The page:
Additionally, while dietary supplements have been shown to offer some mental health benefits, such as in the above-mentioned cases of deficiency, experts nevertheless recommend receiving one’s nutrients from their diet whenever possible. The main reason for this is because much about dietary supplements remains unknown. As our bodies are meant to extract the necessary nutrients from our food, it is therefore recommended to primarily rely on what we eat and drink from our overall nourishment.
Water is an essential part of any healthy diet. Among its many benefits, it contributes to good circulation, gut health and digestion, weight loss, joint movement, and nutrient absorption. Its effects on our physical health cannot be overstated, but recent studies have also highlighted some of its mental health benefits, with special attention given to the role a lack of water, or dehydration, plays with anxiety.
Though dehydration is believed to contribute to the development of symptoms of both depressive and anxiety, its link to anxiety has been found to be significant, with repeated studies finding it to increase the risk of this disorder. Though not a clinical disorder, moodiness has also been shown to increase with dehydration, as have confusion and fatigue. Improved mood has been linked to an increase in one’s water intake.
On the other hand, those who regularly drink more water have a lower risk of developing either anxiety or depression. This compared to individuals who drink less than the recommended amount.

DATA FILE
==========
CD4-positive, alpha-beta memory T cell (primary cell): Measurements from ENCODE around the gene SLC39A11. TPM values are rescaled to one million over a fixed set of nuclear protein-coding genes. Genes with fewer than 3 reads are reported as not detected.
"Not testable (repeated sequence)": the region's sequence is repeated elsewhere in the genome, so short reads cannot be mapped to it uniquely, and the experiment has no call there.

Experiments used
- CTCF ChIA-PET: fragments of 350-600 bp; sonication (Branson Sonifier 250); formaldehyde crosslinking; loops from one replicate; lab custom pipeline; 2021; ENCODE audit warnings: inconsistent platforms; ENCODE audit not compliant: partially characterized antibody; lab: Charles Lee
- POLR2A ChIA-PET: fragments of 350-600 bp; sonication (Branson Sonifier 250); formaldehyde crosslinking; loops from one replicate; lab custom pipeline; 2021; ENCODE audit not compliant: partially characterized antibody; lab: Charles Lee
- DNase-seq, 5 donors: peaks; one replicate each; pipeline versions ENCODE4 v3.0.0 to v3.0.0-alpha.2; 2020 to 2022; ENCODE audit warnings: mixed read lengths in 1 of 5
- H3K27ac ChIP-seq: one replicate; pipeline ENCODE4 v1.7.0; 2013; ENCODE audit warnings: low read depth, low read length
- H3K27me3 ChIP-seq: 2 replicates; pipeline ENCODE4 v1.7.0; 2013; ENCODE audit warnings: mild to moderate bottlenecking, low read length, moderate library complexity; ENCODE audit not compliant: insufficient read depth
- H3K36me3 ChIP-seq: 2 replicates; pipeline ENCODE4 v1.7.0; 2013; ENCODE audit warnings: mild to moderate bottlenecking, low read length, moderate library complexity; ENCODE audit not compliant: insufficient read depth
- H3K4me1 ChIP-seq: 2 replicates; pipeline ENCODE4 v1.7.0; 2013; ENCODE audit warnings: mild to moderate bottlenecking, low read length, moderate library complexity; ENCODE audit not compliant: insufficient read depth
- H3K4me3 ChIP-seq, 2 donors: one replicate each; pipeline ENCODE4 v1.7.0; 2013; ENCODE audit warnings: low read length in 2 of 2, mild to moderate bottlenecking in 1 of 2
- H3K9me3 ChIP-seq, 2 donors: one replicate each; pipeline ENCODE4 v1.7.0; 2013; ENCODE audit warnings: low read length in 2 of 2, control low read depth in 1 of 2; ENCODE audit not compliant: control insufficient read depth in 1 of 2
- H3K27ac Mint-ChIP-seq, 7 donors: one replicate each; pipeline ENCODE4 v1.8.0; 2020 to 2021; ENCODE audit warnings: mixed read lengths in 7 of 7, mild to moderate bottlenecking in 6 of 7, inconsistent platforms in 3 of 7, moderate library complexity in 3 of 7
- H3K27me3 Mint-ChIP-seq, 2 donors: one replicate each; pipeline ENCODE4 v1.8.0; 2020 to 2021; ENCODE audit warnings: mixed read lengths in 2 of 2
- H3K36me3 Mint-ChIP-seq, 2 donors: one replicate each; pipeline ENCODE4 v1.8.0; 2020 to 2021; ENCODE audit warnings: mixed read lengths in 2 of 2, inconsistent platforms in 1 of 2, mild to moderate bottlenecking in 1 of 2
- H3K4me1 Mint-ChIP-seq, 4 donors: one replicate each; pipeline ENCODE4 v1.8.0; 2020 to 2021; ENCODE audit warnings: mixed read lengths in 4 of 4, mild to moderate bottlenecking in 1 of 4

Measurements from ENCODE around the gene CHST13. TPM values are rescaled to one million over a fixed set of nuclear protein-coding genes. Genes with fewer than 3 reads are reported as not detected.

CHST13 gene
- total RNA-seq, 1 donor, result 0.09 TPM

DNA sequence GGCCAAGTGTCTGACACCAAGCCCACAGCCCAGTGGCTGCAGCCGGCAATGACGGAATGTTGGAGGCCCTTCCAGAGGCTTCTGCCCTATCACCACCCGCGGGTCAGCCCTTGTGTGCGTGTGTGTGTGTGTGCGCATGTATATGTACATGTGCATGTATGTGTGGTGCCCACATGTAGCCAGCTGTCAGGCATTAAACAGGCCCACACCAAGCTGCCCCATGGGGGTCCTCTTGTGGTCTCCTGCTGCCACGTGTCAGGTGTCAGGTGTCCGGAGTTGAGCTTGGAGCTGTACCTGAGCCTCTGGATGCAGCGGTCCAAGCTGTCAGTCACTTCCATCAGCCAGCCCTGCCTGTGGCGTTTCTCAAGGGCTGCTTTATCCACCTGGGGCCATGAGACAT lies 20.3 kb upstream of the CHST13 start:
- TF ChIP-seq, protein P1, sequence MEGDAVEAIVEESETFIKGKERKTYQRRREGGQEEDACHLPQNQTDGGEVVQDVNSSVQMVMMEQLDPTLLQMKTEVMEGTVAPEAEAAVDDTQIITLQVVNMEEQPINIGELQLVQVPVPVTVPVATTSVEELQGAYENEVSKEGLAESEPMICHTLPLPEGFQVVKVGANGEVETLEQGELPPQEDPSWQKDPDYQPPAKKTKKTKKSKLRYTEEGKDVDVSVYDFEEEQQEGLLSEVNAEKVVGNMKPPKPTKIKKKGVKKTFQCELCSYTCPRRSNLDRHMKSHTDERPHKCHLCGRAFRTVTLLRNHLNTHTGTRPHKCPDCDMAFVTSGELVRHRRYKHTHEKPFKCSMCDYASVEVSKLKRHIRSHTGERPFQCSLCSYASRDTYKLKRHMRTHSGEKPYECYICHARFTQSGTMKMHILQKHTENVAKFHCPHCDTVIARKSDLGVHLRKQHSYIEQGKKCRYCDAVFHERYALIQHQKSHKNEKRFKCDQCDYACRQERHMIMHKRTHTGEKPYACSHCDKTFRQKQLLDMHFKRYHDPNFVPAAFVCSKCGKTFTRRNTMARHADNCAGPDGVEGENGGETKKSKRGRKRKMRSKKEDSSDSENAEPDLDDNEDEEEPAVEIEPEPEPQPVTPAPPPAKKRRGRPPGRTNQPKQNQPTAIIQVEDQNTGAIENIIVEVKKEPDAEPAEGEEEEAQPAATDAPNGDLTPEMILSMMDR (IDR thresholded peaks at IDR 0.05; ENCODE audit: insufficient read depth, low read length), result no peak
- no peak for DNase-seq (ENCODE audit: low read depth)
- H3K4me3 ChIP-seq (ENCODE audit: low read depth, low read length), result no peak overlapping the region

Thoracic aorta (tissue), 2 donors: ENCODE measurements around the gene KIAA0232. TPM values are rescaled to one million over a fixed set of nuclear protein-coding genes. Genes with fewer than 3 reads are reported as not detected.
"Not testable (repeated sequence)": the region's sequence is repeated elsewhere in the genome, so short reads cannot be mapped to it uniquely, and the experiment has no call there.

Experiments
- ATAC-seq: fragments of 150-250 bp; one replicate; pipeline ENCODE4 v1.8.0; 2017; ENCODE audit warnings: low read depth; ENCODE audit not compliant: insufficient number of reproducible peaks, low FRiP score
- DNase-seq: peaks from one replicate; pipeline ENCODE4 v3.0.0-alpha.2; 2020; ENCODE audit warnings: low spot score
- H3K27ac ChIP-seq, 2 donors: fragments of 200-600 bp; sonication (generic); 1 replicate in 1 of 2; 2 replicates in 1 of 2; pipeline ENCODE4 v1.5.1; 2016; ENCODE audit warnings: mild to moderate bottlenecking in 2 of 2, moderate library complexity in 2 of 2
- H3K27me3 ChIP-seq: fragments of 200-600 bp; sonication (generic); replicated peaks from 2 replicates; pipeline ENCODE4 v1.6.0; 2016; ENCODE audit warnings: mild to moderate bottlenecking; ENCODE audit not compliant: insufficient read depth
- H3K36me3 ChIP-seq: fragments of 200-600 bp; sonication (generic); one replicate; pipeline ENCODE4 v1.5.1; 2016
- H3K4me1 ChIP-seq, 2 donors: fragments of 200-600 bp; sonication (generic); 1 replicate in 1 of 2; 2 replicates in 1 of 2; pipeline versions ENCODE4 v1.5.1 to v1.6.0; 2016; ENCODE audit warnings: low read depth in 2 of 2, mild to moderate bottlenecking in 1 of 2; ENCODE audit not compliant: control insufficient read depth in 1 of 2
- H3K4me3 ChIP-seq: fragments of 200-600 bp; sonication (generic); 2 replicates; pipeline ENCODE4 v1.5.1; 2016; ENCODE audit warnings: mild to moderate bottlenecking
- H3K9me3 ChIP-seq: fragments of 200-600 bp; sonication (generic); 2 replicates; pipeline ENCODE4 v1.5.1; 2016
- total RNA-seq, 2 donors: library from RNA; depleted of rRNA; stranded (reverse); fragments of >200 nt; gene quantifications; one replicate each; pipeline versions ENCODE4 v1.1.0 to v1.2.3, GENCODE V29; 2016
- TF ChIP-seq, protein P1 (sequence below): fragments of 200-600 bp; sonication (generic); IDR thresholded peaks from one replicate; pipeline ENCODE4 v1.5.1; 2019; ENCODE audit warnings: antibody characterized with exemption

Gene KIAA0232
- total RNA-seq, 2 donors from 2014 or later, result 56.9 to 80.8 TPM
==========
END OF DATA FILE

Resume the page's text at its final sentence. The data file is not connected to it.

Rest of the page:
Generally speaking, it is suggested that men drink 13 cups of water a day. Women are recommended to drink nine glasses a day, and pregnant and breastfeeding women are recommended to drink 12 cups a day.
Signs that you might be not be drinking enough water include:
Proteins are made of amino acids, with our body producing up to 12 of the essential amino we need, with the remaining eight supplied to us through our food. As many of the brain’s neurotransmitters are also composed of amino acids, a diet that does not provide the necessary amount could interfere with the brain’s proper functioning. The neurotransmitters serotonin and dopamine are made of amino acids (tyrosine and tryptophan, respectively). Since both of these neurotransmitters have been found to be involved with emotion or mood regulation, as lack of either amino acid could cause a detrimental effect on one’s emotional well-being, resulting in a low mood or aggression.
High-protein foods such as meat, dairy products, and eggs can provide us with these amino acids. Vegetarian and vegan options also exist, though high-protein plant products such as beans, peas, and grains may be missing one or two of the essential amino acids, making supplements an important alternative to those with meat-restrictive diets.
The context in which we consume our food has also been shown to contribute to our mental health. Sharing our meals in particular has been associated with creating a feeling of structure to our day, as well as building a sense of community with those around us. Interacting during mealtime helps learn more about each other’s lives, ward off feelings of loneliness or isolation, and contribute to a more comfortable environment. All this, just by splitting your lunch with a coworker.